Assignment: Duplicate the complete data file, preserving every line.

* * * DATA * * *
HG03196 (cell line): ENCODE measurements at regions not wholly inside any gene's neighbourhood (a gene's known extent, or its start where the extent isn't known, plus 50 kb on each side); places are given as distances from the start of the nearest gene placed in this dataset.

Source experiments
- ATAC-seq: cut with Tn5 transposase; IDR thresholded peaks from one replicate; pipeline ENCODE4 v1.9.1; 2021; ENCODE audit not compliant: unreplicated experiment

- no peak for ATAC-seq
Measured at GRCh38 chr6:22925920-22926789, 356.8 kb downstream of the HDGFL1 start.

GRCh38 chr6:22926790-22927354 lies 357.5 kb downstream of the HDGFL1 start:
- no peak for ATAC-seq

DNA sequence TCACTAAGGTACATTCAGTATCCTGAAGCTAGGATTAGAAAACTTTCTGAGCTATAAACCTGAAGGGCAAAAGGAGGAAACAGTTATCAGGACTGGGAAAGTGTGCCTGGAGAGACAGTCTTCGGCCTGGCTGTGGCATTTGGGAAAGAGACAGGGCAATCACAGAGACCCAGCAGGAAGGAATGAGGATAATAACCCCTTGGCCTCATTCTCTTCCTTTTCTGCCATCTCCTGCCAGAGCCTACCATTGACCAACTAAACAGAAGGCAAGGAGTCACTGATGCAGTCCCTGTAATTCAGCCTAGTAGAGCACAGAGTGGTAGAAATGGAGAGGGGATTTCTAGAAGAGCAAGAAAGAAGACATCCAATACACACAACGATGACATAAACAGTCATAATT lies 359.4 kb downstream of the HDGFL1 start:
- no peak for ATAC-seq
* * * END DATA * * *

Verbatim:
HG03196 (cell line): ENCODE measurements at regions not wholly inside any gene's neighbourhood (a gene's known extent, or its start where the extent isn't known, plus 50 kb on each side); places are given as distances from the start of the nearest gene placed in this dataset.

Source experiments
- ATAC-seq: cut with Tn5 transposase; IDR thresholded peaks from one replicate; pipeline ENCODE4 v1.9.1; 2021; ENCODE audit not compliant: unreplicated experiment

- no peak for ATAC-seq
Measured at GRCh38 chr6:22925920-22926789, 356.8 kb downstream of the HDGFL1 start.

GRCh38 chr6:22926790-22927354 lies 357.5 kb downstream of the HDGFL1 start:
- no peak for ATAC-seq

DNA sequence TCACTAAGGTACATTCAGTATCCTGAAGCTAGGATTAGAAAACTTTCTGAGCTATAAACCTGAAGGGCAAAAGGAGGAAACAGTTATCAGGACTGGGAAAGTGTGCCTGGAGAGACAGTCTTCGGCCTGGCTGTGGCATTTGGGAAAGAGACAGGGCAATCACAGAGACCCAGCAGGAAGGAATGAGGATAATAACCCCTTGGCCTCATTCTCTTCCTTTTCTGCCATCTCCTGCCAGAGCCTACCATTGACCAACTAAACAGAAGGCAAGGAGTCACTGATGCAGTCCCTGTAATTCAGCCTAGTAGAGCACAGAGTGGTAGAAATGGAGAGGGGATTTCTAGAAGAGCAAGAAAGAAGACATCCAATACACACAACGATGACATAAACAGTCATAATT lies 359.4 kb downstream of the HDGFL1 start:
- no peak for ATAC-seq